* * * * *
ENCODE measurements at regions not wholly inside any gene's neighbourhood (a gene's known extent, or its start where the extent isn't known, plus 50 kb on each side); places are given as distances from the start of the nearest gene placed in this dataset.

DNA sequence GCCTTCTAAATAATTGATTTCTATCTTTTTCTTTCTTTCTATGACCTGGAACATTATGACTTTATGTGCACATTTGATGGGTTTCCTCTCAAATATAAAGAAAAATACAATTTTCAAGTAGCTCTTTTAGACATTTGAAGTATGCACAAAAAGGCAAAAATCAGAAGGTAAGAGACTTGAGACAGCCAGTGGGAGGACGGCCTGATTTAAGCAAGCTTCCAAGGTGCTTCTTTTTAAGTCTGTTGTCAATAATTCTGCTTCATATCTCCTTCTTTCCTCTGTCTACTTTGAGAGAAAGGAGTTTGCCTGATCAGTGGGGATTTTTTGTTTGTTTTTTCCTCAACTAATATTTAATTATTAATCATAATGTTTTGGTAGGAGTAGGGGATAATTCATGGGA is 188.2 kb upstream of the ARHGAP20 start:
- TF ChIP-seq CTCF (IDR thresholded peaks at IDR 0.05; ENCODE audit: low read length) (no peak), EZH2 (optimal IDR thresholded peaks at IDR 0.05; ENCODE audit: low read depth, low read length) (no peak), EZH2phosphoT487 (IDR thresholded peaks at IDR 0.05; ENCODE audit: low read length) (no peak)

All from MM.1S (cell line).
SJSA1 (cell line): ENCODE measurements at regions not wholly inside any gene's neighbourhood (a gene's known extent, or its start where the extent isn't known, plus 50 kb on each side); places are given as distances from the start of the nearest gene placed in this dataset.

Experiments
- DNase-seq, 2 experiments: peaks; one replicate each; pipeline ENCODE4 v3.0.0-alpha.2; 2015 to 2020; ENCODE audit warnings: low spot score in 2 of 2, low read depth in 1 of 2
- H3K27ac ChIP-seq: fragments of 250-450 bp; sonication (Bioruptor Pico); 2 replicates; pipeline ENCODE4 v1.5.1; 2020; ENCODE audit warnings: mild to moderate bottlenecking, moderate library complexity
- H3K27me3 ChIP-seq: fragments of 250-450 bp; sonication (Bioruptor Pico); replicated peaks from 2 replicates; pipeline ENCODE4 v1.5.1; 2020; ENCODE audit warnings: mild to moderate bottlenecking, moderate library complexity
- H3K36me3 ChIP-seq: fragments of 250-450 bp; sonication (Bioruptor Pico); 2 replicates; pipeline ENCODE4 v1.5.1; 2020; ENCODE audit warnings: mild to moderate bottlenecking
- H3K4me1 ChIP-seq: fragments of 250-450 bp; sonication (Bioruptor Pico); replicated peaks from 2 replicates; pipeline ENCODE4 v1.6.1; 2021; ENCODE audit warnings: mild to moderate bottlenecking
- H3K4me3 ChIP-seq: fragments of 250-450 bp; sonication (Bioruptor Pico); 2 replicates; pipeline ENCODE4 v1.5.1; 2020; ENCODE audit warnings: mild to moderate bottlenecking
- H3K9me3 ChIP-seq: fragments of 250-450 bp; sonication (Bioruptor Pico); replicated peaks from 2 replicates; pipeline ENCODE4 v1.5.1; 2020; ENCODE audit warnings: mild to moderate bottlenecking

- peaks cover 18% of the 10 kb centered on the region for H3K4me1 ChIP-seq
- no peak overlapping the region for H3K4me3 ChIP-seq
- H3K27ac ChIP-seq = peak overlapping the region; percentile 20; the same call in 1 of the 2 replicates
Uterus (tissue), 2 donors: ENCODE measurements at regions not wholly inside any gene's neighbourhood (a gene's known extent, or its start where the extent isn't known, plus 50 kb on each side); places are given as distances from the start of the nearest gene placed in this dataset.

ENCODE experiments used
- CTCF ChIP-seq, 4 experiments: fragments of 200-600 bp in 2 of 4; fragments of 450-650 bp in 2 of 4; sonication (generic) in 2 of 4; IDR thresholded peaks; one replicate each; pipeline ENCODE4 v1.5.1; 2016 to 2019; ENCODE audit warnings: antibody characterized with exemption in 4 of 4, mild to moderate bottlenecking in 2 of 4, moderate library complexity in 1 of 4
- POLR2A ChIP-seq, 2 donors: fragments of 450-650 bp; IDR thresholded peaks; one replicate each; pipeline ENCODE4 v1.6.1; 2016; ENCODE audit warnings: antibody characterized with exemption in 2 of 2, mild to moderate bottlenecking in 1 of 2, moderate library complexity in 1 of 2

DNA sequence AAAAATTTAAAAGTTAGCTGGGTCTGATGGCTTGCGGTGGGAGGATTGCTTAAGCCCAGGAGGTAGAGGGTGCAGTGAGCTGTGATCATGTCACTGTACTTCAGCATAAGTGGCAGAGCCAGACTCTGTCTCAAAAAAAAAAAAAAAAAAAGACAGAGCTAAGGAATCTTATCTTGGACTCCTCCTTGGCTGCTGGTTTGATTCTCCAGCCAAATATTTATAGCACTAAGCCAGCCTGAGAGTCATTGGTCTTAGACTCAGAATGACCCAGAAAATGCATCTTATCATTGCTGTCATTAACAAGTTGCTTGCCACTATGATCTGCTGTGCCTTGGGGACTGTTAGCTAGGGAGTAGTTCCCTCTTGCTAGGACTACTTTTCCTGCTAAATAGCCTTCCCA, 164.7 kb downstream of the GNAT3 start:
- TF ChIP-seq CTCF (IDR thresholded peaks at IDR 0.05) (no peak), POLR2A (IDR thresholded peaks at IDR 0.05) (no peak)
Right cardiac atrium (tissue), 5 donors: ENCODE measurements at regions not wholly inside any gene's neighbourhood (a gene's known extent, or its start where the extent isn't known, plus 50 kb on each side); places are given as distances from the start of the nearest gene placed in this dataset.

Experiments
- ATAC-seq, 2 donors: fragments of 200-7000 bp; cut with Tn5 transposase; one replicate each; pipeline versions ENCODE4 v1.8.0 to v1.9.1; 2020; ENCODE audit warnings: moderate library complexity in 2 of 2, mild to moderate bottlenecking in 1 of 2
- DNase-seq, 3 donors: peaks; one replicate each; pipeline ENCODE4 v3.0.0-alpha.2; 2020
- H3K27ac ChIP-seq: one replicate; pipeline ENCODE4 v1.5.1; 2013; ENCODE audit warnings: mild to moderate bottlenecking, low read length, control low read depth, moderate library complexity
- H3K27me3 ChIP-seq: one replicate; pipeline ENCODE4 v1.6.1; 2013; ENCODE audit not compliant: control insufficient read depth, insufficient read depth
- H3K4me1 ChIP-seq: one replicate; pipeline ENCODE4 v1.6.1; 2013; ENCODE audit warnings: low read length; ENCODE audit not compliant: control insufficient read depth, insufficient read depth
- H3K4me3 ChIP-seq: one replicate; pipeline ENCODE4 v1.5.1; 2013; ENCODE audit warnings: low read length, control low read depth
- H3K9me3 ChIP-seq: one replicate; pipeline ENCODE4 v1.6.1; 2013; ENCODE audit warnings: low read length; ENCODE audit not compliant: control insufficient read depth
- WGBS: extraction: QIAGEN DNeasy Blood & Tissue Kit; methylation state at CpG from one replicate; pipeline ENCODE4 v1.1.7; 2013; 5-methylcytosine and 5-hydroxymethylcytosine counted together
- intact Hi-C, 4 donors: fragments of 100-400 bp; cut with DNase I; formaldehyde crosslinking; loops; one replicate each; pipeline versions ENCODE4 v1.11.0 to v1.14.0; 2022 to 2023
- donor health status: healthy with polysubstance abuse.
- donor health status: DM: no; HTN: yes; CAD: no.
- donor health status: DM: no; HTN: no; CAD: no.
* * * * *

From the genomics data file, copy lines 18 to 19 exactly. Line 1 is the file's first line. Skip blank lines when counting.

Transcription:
ENCODE experiments used
- CTCF ChIP-seq, 4 experiments: fragments of 200-600 bp in 2 of 4; fragments of 450-650 bp in 2 of 4; sonication (generic) in 2 of 4; IDR thresholded peaks; one replicate each; pipeline ENCODE4 v1.5.1; 2016 to 2019; ENCODE audit warnings: antibody characterized with exemption in 4 of 4, mild to moderate bottlenecking in 2 of 4, moderate library complexity in 1 of 4